The solution? Take two complete knock down (CKD) kits, a 145 wagon and a 164 sedan and marry them up. Both variants shared the same architecture from the A-pillar back, but the front end of the 164 sat on four inch longer chassis rails to accommodate the larger engine. So for this task the marriage of two kits was one of necessity as well as convenience.
The 165 came off the Clayton production line in February 1972, painted Kansas Red (aka Nissan Orange) with black leather interior, B30A engine with twin Strombergs, M41 manual with overdrive, aircon and power steering. It was spot-welded as per every other car on the line and had its own 165 Vehicle Identification Number. There is even a Volvo Australia Body Drop schedule verifying the car’s provenance.
Then another problem popped up. Headquarters in Sweden had done an audit and wanted to know where the missing CKD kit was. It appears that Volvo Australia’s response might have been an ingenious ruse. ‘Why, the two kits were used to develop a prototype 165 wagon to explore the possibilities of export to the US in return for increasing import numbers into Australia. Unfortunately the idea was rejected by the Australian Government.’ No-one can actually verify this. The export plan comes from the book ‘Volvo Down Under’, whilst John Ousey’s genesis account came from the man himself. Whether true or not, the export angle does sound like a great cover story.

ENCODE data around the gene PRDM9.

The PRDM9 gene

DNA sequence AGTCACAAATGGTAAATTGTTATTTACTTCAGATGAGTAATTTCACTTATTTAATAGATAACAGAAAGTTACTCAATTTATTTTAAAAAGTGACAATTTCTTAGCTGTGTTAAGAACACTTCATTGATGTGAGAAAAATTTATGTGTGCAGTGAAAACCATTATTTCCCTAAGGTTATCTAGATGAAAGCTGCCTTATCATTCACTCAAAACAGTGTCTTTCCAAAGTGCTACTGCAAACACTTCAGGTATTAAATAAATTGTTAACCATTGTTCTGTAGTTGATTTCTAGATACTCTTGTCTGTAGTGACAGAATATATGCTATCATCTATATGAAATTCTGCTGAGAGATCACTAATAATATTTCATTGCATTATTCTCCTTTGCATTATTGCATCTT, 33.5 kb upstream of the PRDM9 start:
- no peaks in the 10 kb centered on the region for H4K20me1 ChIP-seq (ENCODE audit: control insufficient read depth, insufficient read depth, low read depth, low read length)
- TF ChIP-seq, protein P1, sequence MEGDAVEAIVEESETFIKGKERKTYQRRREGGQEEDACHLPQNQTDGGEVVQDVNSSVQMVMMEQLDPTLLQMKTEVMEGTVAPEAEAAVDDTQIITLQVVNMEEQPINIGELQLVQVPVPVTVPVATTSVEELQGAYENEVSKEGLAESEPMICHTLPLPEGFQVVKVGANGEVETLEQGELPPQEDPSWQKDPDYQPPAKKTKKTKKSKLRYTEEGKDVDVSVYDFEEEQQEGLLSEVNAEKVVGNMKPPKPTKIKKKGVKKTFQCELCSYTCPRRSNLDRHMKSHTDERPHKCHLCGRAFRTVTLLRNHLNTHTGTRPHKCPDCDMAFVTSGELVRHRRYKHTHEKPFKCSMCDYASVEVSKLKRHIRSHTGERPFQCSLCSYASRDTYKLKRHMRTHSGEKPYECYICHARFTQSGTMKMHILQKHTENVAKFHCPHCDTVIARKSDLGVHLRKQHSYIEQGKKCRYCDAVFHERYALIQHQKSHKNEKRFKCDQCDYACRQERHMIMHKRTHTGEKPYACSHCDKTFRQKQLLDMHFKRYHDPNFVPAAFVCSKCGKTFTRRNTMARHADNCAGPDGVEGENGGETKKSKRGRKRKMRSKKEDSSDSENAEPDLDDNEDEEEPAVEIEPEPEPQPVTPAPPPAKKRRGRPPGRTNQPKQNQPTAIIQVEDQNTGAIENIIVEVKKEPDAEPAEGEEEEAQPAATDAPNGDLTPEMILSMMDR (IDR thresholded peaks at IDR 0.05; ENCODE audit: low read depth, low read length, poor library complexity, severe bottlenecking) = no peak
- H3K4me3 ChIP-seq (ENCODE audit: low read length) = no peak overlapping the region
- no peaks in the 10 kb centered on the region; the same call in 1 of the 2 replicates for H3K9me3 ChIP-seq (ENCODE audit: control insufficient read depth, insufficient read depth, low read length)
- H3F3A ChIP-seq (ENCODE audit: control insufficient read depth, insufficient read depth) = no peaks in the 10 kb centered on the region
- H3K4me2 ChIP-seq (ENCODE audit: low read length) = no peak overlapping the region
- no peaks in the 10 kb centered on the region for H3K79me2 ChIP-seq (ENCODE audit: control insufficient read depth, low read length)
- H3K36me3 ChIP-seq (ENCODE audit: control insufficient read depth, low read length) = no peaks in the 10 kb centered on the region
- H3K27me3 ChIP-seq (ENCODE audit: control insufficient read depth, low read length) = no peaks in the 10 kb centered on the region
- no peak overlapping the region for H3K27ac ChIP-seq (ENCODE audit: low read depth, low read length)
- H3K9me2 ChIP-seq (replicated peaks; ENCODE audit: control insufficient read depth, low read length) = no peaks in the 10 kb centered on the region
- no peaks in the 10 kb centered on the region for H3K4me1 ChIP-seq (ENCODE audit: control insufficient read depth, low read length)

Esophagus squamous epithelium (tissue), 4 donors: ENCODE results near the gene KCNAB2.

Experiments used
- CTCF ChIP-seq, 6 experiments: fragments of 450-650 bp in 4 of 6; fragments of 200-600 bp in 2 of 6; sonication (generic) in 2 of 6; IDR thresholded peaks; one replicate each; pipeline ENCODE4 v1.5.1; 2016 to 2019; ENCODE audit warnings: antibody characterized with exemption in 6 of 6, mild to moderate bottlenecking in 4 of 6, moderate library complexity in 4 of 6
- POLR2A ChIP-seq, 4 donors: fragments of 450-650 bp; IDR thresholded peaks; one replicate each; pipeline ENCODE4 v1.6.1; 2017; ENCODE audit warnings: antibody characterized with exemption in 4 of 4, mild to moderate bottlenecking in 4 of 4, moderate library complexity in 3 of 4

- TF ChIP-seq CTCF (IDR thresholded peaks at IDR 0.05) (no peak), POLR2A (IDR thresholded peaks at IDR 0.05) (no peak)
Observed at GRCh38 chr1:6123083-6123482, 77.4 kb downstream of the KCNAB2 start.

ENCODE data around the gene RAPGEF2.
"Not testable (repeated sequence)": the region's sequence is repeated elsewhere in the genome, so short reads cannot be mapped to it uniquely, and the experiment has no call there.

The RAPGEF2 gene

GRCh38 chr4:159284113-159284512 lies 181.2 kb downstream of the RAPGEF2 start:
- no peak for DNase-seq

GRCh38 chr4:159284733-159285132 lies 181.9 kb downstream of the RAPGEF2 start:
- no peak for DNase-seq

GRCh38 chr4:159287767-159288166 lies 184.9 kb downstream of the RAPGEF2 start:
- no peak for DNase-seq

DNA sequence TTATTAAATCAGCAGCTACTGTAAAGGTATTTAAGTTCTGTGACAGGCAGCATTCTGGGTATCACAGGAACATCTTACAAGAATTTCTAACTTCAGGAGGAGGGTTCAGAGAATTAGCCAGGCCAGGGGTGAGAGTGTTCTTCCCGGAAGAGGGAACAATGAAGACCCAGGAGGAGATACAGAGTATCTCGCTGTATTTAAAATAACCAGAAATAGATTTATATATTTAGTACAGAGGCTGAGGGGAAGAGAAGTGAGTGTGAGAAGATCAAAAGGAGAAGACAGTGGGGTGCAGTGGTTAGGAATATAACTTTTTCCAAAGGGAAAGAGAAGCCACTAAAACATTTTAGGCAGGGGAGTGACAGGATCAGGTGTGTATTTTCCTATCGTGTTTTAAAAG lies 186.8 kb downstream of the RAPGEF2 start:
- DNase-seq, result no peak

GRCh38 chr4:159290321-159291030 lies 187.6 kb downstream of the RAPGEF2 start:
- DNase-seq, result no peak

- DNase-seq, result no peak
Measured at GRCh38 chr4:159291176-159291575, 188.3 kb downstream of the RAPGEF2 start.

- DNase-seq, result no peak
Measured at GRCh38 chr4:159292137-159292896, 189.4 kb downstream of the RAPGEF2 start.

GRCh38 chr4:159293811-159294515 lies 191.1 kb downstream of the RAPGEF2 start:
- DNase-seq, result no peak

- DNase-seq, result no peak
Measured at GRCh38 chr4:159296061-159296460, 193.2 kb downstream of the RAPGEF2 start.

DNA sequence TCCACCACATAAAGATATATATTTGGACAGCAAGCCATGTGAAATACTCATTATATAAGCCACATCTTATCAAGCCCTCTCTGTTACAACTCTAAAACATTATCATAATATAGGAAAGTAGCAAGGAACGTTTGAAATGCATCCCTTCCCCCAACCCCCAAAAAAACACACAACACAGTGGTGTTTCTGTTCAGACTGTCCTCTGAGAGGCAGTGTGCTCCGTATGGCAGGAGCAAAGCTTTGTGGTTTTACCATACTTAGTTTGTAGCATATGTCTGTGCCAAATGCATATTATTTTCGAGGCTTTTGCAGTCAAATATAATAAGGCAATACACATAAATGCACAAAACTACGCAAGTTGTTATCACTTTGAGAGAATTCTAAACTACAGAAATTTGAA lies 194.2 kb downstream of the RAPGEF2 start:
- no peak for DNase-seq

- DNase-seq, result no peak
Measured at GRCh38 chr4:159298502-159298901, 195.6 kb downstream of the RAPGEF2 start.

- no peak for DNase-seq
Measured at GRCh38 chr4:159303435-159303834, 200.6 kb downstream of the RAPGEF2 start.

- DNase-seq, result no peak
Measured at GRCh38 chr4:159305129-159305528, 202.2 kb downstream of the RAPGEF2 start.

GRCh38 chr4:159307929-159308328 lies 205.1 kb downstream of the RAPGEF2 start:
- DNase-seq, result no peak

So is this the only factory-built Volvo 165 in the world? Well, yes and no. Volvo Australia built another wagon from two cars damaged in transit, but even though this vehicle has 165 badges, its VIN classifies it as a 164. It is rumoured that there was another 165 built in South Africa or South America, however there is no evidence of that car either in any document.
Volvo Sweden built some unofficial 160-series wagons back in the day, but they were subsequently destroyed. There is also the much longer wheelbase 165 Transfer wagon which is rumoured to have been built for an executive of Volvo Sweden. This seven seater curiosity has a wheelbase of 131.5 inches and appears to be based on a Volvo Special Vehicles offering designed for, you guessed it, airport transfers.
Of course, there are some coachbuilt versions. This particular 1972 example was recently found and purchased by Swedish classic car journalist Fredrik Nyblad. It was originally put together by Yngve Nilssons Karosserifabrik of Laholm, Sweden and featured a sun roof, roof rails, fuel cap door, custom-built stainless trim, black leather interior and Jaeger instrumentation. There are also claims that UK Volvo importer Lex Brooklands built 3 or 5 examples from flood damaged cars. And a quick perusal of the web reveals some home-made versions.
All of which makes John Johnson’s wagon a truly unique vehicle; the only factory-built Volvo 165 extant. It is a car that would be desired by many enthusiasts around the world, and perhaps even by Volvo itself. At present, it’s undergoing a complete overhaul. I hope to bring you part 2 once it’s complete. Many thanks to John for sharing his story with CC.